1. Limited time only! Sign up for a free 30min personal tutor trial with Chegg Tutors
    Dismiss Notice
Dismiss Notice
Join Physics Forums Today!
The friendliest, high quality science and math community on the planet! Everyone who loves science is here!

Distance Formula in 3 Dimensions

  1. Oct 25, 2009 #1
    Is it possible to change:
    _______
    distance = \/X2 + Y2

    To:
    _______________
    distance = \/X^2 + Y^2 + Z^2

    And get the distance between a point in 3 dimensional space and a the point of origin, just as the first equation does in 2 dimensional space?

    Thanks!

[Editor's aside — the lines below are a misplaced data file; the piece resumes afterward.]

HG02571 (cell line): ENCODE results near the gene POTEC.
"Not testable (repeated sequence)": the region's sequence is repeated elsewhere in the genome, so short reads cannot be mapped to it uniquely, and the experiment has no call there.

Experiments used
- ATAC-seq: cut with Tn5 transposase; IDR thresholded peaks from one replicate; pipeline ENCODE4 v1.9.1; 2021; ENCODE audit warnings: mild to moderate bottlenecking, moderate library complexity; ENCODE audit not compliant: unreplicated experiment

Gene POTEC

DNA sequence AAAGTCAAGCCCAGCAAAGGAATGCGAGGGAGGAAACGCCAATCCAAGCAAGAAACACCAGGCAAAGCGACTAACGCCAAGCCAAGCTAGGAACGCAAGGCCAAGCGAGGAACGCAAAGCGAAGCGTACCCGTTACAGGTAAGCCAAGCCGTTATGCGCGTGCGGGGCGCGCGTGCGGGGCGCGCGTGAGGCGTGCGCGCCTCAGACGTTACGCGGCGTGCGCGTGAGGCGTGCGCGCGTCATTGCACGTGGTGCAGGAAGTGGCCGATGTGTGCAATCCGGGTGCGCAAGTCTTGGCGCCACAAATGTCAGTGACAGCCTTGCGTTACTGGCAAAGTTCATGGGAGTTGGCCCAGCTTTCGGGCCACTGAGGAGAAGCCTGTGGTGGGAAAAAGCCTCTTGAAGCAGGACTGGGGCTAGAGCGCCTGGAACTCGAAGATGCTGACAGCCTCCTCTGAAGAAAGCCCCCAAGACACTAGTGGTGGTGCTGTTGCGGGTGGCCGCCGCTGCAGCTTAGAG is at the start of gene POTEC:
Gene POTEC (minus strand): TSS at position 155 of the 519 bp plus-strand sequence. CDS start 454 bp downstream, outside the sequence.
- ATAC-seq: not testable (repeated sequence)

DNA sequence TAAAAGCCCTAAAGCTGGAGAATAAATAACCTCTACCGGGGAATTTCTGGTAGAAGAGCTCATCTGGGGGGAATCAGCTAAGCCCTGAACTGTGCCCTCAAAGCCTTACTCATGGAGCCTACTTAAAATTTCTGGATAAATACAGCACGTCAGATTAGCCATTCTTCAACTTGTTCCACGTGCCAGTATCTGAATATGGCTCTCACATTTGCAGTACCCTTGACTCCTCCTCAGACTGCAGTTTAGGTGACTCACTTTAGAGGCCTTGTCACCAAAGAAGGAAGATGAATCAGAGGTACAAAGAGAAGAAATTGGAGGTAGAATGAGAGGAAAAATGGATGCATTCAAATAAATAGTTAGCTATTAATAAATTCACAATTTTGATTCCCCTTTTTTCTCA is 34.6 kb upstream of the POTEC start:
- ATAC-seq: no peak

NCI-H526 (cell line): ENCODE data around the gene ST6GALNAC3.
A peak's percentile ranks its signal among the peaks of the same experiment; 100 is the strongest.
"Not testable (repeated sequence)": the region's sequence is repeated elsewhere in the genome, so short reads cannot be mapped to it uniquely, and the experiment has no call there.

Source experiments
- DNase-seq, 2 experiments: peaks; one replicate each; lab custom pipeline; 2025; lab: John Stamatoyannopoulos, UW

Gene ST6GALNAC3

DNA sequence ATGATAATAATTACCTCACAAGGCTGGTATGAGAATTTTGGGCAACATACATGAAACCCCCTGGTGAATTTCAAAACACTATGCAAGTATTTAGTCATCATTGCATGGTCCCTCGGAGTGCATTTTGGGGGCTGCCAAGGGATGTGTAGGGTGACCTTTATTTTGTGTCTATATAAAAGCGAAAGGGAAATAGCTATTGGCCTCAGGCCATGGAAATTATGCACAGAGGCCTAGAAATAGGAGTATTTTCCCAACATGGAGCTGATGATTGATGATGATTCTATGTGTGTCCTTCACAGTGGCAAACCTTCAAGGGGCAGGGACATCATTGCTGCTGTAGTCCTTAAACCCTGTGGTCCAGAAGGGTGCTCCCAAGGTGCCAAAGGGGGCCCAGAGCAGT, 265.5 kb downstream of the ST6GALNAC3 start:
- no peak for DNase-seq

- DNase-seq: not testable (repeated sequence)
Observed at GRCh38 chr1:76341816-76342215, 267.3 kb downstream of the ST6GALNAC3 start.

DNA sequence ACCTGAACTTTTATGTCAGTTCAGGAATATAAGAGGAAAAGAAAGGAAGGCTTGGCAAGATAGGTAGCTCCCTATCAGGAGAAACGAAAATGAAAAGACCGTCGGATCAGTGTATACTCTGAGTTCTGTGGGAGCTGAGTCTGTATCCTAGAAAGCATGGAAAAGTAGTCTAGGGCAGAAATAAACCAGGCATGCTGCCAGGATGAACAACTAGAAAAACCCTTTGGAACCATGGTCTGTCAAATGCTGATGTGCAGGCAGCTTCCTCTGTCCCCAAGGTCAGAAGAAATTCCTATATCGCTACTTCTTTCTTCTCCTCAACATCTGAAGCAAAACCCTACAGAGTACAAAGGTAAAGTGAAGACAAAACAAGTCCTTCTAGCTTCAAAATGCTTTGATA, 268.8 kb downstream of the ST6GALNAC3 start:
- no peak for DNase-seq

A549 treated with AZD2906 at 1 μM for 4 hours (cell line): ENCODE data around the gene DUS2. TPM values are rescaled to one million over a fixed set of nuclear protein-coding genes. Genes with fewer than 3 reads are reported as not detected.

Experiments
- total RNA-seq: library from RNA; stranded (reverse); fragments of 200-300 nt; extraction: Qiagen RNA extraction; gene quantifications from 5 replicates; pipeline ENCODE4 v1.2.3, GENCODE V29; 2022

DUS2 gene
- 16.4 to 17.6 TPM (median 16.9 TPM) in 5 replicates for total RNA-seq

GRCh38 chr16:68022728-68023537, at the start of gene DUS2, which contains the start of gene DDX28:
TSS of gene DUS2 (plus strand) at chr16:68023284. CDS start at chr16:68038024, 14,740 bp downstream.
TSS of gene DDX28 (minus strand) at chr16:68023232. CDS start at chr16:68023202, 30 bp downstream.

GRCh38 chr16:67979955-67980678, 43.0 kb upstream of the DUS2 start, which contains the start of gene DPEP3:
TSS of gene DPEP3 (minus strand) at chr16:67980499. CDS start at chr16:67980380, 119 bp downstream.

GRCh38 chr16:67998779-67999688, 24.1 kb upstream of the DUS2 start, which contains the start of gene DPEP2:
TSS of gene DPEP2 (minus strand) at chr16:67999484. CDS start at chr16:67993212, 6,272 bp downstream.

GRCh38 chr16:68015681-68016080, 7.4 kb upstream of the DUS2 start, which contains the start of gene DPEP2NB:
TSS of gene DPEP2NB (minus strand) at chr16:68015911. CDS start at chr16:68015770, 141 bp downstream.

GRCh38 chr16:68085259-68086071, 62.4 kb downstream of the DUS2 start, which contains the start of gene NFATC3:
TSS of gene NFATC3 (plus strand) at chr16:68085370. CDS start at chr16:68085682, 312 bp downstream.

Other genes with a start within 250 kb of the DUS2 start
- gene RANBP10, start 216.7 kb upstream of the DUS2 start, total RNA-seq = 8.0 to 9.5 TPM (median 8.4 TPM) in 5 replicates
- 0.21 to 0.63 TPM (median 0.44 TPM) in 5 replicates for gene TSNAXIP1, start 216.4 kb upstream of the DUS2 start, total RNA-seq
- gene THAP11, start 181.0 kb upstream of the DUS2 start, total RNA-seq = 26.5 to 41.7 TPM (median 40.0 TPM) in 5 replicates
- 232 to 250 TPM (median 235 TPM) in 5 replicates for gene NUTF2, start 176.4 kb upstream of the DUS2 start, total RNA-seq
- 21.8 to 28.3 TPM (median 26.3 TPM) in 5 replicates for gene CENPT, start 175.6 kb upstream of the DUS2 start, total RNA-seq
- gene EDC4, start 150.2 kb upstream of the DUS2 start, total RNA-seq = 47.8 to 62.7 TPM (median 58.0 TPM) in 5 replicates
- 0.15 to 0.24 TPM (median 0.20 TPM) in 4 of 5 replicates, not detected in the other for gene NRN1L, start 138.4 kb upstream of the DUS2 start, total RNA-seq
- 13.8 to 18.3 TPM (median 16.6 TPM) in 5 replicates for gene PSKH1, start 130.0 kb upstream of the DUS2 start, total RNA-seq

2. jcsd
  3. Oct 25, 2009 #2

    HallsofIvy

    User Avatar
    Staff Emeritus
    Science Advisor

    Yes, that's correct. On way to see that is to "drop" a perpendicular from (x, y, z) to (x, y, 0). The x-axis, from (0,0,0) to (x,0,0), the line from (x,0,0) to (x,y,0), and the direct line from (0,0,0) to (x, y, z) form a right triangle with legs of length x and y and hypotenuse of length [itex]\sqrt{x^2+ y^2}[/itex]. Now that line from (0,0,0) to (x,y,0), the line from (x,y,0) to (x,y,z), and the line from (0,0,0) to (x,y,z) form a right triangle with legs of length [itex]\sqrt{x^2+ y^2}[/itex] and z.

    So you can use the Pythagorean theorem again to get that the distance from (0,0,0) to (x,y,z), the hypotenuse is [itex]\sqrt{(\sqrt{x^2+y^2}^2+ z^2}= \sqrt{x^2+ y^2+ z^2}[/itex].
     
  4. Oct 25, 2009 #3
    Ok cool!
     
Know someone interested in this topic? Share this thread via Reddit, Google+, Twitter, or Facebook




Similar Discussions: Distance Formula in 3 Dimensions
  1. Distance formula (Replies: 3)

Loading...